You can play around with the height of your bar to increase or decrease the difficulty of inverted rows. The higher the bar, the easier the row. Alternatively, when you lower the bar, your row will be harder. These row variations are important to keep in mind as you grow stronger.
#4) Elevated Inverted Row
If you’re an advanced lifter and normal inverted rows are too easy for you, try elevating your feet on a stool to bring your body angle to a completely horizontal position. Unlike normal inverted rows that place your body at a 45-degree angle, elevated inverted rows are sure to test your strength level.
#5) Inverted Row (Weighted)
Finally, if you have tried all six of these rows and still need more difficulty, you can wear a weighted vest or place a plate on your stomach for more of a challenge. Sometimes bodyweight movements are simply too easy for the most experienced lifters.
When Should I Do Inverted Bodyweight Rows?
You can add bodyweight rows to your workout plans whenever you would normally do pull exercises like classic pull-ups, weighted rows, or pull-downs. Bodyweight exercises are a great way to tone your muscles and increase your range of motion.
How to Do Inverted Bodyweight Rows at Home
There are a few different options for people who want to do inverted rows from the comfort of their homes.
- Option 1: Use a kitchen table or desk to do your inverted rows. Start by lying on your back below a table or desk, with your head and shoulders poking out. Next, hold onto the edge of the table with an overhand grip and pull yourself up until your chest touches the table.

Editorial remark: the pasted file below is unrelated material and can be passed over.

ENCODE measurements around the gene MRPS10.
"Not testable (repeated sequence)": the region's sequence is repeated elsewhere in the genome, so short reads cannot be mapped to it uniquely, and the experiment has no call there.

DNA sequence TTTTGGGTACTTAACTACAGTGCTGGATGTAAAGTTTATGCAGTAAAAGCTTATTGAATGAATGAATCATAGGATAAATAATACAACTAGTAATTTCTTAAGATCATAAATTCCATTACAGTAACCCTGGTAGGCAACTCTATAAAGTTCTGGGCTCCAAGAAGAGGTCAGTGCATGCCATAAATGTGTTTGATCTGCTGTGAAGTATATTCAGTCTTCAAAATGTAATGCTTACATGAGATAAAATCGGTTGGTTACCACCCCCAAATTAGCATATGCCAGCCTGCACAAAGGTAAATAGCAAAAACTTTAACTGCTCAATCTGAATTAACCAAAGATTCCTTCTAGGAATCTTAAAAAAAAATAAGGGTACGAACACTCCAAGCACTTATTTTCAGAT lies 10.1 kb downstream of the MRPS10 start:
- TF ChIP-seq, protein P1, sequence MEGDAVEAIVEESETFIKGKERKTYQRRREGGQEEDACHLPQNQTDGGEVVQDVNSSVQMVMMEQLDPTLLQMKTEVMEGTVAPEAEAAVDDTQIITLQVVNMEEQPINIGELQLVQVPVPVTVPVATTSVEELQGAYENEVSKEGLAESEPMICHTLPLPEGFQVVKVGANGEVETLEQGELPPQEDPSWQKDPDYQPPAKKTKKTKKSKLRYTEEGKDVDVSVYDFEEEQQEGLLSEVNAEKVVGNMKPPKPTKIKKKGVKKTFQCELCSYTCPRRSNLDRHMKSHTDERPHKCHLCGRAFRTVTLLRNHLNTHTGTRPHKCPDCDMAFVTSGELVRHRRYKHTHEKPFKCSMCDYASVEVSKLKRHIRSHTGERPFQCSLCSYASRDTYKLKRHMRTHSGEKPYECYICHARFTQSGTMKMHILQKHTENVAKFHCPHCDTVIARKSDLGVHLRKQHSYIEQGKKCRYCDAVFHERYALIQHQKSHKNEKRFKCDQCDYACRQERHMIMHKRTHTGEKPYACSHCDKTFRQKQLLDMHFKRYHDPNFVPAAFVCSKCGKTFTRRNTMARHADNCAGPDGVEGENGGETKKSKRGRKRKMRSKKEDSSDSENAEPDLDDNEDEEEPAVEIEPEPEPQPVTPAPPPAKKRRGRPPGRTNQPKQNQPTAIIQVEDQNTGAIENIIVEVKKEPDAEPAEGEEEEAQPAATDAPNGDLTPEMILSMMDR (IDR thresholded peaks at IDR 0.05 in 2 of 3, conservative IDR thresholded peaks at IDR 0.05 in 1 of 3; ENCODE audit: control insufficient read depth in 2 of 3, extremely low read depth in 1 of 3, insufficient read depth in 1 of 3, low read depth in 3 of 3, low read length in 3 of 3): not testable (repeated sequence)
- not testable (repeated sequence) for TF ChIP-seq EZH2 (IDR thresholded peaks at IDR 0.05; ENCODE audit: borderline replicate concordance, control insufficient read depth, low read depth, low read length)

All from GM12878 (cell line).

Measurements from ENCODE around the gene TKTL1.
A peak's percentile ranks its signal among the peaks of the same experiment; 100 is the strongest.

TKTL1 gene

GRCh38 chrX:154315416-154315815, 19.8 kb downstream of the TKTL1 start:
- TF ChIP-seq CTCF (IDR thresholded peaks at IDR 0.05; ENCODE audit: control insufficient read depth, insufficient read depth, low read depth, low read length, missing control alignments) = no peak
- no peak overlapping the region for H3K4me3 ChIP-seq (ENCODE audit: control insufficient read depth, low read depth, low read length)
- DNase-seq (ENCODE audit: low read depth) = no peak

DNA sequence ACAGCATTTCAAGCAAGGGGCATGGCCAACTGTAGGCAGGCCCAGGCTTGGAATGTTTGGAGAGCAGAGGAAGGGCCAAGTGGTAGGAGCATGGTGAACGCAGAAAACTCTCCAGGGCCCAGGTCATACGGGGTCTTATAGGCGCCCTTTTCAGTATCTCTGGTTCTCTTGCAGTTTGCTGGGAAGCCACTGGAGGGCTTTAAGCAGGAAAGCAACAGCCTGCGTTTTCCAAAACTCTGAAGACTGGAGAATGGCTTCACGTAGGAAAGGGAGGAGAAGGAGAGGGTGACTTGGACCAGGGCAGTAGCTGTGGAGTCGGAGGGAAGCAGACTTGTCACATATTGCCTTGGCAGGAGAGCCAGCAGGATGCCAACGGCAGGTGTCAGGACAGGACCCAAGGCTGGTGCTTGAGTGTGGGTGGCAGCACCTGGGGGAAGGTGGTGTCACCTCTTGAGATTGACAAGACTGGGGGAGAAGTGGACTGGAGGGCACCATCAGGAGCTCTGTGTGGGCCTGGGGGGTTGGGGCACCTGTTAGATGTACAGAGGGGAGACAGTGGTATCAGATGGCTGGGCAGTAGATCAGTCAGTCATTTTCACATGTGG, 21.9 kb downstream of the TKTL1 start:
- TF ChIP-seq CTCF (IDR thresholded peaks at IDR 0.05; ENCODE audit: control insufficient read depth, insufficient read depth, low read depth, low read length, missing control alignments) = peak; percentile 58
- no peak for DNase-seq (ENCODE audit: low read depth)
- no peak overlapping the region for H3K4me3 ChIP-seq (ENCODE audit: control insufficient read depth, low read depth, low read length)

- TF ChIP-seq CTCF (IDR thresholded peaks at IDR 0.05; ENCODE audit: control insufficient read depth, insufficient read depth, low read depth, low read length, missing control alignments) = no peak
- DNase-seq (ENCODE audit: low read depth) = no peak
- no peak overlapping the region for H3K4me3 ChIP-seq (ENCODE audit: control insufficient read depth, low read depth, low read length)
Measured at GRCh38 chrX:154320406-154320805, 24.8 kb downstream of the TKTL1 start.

Remember to maintain whole-body stability as you do this challenging bodyweight exercise. Be very careful to use a sturdy table so that you don’t tip the table as you pull yourself up!
- Option 2: Use a wooden dowel or pipe that is robust enough to account for your body weight. You can lie it across two chairs or flat surfaces, and then you can use it as you would a bar. This is a great form of bodyweight training.
Benefits of Inverted Bodyweight Rows
There are numerous benefits to bodyweight rows:
- These rows are great for beginners because they can be easier than pull-ups.
- Bodyweight rows target your arm muscles more than normal pull-ups because of the emphasis placed on your biceps during the row.
- They can be easily incorporated into upper-body workouts as they do not require too much equipment or space.
- Bodyweight rows engage the glutes and hamstrings, so they help to get your lower body involved.
- Finally, they activate the forearm muscles and help to improve grip strength.
How to Avoid Injuries While Doing Inverted Bodyweight Rows
While bodyweight exercises generally produce fewer injuries than exercises with weights, you should still be very cautious when performing inverted bodyweight rows.
Maintaining proper form and slowly lowering yourself to the ground are the two most important ways of preventing common mistakes and injuries. Remember to stop the exercise if you ever experience sharp and unusual pains.
Advice for Beginners
For those of us who aren’t experienced lifters, there are a few things to keep in mind before doing inverted rows. Most importantly, the higher you place the bar, the easier the exercise will be. Don’t rush to do a super hard variation of this exercise because that is how you hurt yourself. Instead, take your time and wait for your strength level to increase before lowering the bar.
By now, you should know what inverted bodyweight rows are, how to do them, and the benefits they provide. Inverted rows can help you take your workouts to a new level while getting you into the best shape of your life. Remember to go to the gym with an open mind and to try your best even in the face of adversity!